New cold and hot feed to a new bathroom

Discussion in 'Shower & Bathtub Forum & Blog' started by Rngr275, Jul 18, 2012.

  1. Rngr275

    Rngr275 New Member

    Upstate NY
    I am having a new bathroom put in and I am trying to figure out the supply line lay out. The bathroom will have a shower stall, toilet and sink. Water suppy will be from the cellar to the second floor. There is only room for a couple Pex lines up the the bathroom maybe more. I was thinking about running a hot and cold pex line up then manifold/tees/??? to the fixtures. Not sure what size PEX to use 1/2 or 3/4 or if I need seperate PEX feeds from a manifold in the cellar. That would be difficult but I might be able to figure out a way. My thought was to (and I am a rookie at best) Run a 3/4 cold up to feed all 3 fixtures and run a single 1/2 hot up to feed the shower and sink (less volume to exchange to get hot water to the shower).

    Also, is it better to use/build a manifold or use PEX tee's?

  2. Terry

    Terry Administrator Staff Member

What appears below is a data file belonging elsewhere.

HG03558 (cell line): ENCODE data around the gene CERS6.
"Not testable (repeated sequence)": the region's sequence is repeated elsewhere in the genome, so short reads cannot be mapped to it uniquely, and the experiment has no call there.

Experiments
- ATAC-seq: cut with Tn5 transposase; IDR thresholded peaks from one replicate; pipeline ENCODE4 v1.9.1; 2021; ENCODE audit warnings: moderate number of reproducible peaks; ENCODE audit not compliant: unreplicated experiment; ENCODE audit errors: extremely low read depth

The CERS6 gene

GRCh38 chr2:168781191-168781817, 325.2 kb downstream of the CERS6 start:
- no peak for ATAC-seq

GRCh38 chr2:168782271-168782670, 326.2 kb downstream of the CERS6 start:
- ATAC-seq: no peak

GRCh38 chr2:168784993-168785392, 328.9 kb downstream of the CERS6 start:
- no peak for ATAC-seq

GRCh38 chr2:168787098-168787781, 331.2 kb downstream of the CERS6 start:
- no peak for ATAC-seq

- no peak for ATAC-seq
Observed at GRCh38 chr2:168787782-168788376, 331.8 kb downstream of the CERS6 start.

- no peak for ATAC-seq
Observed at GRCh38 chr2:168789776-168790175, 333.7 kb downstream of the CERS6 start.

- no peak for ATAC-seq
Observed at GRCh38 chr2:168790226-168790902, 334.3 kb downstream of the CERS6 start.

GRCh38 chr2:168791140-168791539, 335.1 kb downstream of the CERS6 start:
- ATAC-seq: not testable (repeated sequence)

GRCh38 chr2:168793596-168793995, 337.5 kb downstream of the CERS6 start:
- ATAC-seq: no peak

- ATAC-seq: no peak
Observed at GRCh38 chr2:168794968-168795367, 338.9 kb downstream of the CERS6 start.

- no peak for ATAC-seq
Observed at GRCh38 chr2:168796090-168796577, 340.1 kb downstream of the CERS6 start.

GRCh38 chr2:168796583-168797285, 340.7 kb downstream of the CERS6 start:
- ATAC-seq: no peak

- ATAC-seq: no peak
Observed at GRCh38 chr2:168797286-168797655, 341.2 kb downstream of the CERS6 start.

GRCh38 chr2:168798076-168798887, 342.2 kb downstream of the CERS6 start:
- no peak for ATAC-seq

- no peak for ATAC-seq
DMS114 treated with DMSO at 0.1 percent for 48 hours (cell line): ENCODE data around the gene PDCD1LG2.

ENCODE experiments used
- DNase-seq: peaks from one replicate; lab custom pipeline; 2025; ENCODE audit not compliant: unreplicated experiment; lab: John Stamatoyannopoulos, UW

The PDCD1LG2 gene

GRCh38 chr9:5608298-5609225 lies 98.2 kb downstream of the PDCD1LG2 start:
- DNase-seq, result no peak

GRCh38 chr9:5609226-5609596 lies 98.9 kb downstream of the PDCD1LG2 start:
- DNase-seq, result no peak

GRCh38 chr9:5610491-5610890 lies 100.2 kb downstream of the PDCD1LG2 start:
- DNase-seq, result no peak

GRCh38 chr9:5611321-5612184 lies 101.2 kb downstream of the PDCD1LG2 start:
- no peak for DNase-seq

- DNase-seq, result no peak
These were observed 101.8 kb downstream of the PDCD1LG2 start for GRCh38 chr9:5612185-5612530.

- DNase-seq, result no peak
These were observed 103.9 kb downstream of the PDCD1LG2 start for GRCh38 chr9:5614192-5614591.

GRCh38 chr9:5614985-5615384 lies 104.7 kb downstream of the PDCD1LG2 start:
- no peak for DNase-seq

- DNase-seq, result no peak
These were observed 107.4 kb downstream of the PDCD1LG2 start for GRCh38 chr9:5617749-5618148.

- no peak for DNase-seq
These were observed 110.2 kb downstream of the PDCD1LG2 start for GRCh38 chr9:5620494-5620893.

Bothell, Washington
    Running a 3/4" cold and a 1/2" would work fine for that. You can tee off in the bathroom for the individuals.
  3. jadnashua

    jadnashua Retired Defense Industry Engineer xxx

    New England
    If you have a large tub, or plan for multiple shower heads, or someone may be using the sink while you're in the shower, use 3/4" for the hot as well up into the room, and consider running 3/4" to the tub/shower, then convert to 1/2" at the valve (unless you buy a 3/4" valve!). The sink could probably get away with even 3/8", but to fill a tub, more is better. Keep in mind that the internal volume of a pipe is Pi*r^2 - the squared factor means that a little difference in r means a BIG difference in cross-sectional area and the pipe's ability to flow with minimal losses and greater volume. If it were only a single shower, 1/2" pex would likely be fine. Pex is smaller ID than copper, so 3/4" pex is only nominally larger than 1/2" copper. The fewer fittings and smoother curves of pex allows it to flow with less restrictions, but that is only part of the equation.
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